Spanning about a decade of European history from the late 40s to near the dawn of the 60s, Cold War is beset with a ubiquitous sense of unease and paranoia from the start. Sudden cuts to black signal jarring leaps forward in time, while scenes of terror and trepidation are consumed in a cacophony of ambient sound.
But wrapped in this blanket of wartime discomfort is a fiery, enduring romance for the ages, with a star pairing of immense calibre and appeal. Joanna Kulig and Tomasz Kot are the kind of match whose power is indefinable and impossible to manufacture – two excellent performers egging each other on to bolder and more surprising feats of actorly craft.
What starts in a tremendous, uncomfortable imbalance of power – Kot’s Wiktor is the stern, demanding conductor of a travelling folk music troupe and Zula (Kulig) is his precious, prodigious protege – quickly tilts into a fiercely equalised tug-of-war. Diametrically opposed, yet intrinsically bound, Wiktor and Zula lose and find each other in numerous wrenching, tragic episodes across the ensuing years – their connection gradually deepening, but their differences quietly festering, as they challenge and explore each other.
Kot is excellent – persistently stoic and impenetrable, allowing Wiktor fleeting moments of vulnerability amid a life of uncertainty and continual escape – but Kulig is truly spellbinding.
Sporting a face that at different times recalls a number of modern leading ladies – Jennifer Lawrence, Léa Seydoux, Michelle Williams and Jessica Chastain among them – Kulig has the look of a vintage romantic lead. As Wiktor’s junior, she plays Zula at once childlike and wet-eyed, but with enigma and irascibility that begins as a knowing wink and slowly unspools across the piece into a furious disarray of volatile, intrinsic feeling.
Written with celebrated Polish playwright Janusz Glowacki, Pawlikowski’s script crackles with immortal barbs and one-liners that bring Zula and Wiktor palpably to life. Populated with humbly touching confessions, withering put-downs and deep wisdom, it is a humane, full text lifted from the page and made tangible by two players at the height of their powers.
Pawlikowski, whose cinematic career started with 2000’s desolate, lo-fi immigration drama Last Resort, emerges here as a confident, self-assured directorial hand. As his earlier efforts indicated a shift in identity and approach with each new film, Cold War serves to confirm his more clearly-defined voice, first cultivated in 2013’s stellar Ida – the director’s first effort in his native Polish language.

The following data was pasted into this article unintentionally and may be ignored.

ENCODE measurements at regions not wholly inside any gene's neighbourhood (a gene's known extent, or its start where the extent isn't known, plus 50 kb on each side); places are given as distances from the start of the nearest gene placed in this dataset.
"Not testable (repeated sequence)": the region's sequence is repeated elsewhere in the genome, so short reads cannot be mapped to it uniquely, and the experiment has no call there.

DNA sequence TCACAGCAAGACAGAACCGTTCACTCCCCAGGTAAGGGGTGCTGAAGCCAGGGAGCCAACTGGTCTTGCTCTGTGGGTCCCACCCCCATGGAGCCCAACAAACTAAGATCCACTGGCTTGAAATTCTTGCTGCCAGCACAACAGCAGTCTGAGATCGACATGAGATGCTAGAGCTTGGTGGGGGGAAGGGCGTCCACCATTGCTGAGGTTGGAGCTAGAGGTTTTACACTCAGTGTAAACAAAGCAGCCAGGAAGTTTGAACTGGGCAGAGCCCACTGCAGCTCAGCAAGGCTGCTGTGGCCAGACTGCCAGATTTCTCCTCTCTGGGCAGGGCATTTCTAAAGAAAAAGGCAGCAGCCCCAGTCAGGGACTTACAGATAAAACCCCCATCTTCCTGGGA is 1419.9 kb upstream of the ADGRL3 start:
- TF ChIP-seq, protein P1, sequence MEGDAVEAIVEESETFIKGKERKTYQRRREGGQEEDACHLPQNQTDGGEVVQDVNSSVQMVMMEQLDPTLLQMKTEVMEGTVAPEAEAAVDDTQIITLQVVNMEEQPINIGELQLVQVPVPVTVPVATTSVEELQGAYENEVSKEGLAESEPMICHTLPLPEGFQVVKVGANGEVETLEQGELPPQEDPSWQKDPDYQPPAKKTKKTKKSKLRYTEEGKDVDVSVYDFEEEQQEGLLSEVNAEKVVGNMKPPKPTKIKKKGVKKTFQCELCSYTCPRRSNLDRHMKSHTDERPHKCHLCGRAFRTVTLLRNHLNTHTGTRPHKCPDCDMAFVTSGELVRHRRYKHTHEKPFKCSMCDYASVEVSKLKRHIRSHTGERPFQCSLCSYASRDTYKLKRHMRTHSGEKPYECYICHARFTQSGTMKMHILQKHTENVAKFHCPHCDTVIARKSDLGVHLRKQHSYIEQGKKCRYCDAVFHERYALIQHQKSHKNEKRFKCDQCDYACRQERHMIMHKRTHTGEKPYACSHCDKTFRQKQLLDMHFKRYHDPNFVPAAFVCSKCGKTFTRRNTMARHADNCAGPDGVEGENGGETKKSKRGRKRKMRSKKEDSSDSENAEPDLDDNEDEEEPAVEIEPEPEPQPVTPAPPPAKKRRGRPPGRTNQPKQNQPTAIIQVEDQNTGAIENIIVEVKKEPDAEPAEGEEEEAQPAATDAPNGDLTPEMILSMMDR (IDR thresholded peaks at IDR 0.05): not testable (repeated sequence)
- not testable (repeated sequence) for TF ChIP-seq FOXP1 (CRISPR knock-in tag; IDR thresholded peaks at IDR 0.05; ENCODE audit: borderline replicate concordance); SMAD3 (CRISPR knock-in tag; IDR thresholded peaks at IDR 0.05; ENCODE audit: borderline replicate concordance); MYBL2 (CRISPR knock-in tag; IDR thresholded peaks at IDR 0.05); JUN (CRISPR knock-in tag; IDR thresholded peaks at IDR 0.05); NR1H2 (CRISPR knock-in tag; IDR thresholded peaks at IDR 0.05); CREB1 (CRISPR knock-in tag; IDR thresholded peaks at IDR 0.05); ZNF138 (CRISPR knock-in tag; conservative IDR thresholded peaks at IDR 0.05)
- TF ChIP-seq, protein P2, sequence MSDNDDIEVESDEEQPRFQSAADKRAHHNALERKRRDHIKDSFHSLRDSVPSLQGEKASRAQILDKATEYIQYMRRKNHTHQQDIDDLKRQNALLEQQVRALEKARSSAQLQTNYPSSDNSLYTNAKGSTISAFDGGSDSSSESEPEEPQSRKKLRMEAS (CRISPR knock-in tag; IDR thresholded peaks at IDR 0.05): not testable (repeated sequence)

In sharp, dreamlike black and white, Pawlikowski generates an Old Hollywood fairytale aura with slow, steady cranes and serene long takes, often harshly punctuated with tight, claustrophobic close-ups and uncomfortable edits. Working in monochrome, his cinematographer Łukasz Żal plays deep blacks and soft whites against each other, playing with the struggle between east and west that permeates so much of the film – this is also realised in the prevalence of traditional Polish mountain folk music that slowly gives way on one side to burly Stalinist anthems and on the other to the booze-drenched excitement of free jazz and burgeoning rock and roll.
The interplay of diametric opposites – as much between Zula and Wiktor as the titular struggle between western liberalism and eastern communism – bisects Cold War. It creates a piece of cinema at war with itself, but deftly brought together by a director with inherent trust in his colleagues. Blissfully romantic, but inherently downbeat, it is a film with vision and passion at its heart – a sweeping, classical romance keeping one foot in our sad, real world.
Hotel Artemis ★★★
Released: 20th July 2018
Directed By: Drew Pearce
Starring: Jodie Foster, Charlie Day, Sofia Boutella
Reviewed By: Van Connor
Iron Man 3 alum Drew Pearce makes his feature directorial debut with this slick future-set actioner – evoking the neon-tinged hyperbolic aesthetic of John Wick and applying it to a more stripped-down set-up akin to Joe Carnahan’s strangely forgotten Smoking Aces. Hotel Artemis sees the eponymous underworld hospital of the future come under siege by forces both outside and in, with a who’s-who of “hey – it’s….!” figures to bring its gleefully vitriolic war well and truly to life.
On Pearce’s part, Hotel Artemis knows its own playbook pretty well – tense action beats are played with coherence but don’t skimp on imagination, and the staging of it all is first rate. Jodie Foster, meanwhile, leads an engaging cast that includes a wonderfully sleazy Charlie Day, the brilliantly deadpan Sterling K. Brown, and an amusingly in-her-comfort-zone Sofia Boutella. It’s best to keep as much of its casting a surprise as possible, but there’s tons of fun to be had via mere cast reveals to keep proceedings engaging.
On the action front, though, it is strange that Hotel Artemis feels as subdued as it does as regards its own sense of internal rage. Whilst far from a bloodless PG-13, Pearce’s film never quite embeds itself as much in the hyperviolence of its world as you’d expect, or, rather, hope. It’s certainly no John Wick in that sense, and, though there is a decent share of world-building to kick things off, it’s quickly evident that this element of restraint is self-imposed by Pearce’s writing, rather than a by-product of now requisite franchise-creation. Hotel Artemis, incidentally, could easily garner itself a cheap and cheerful sequel or two, were there somehow a demand.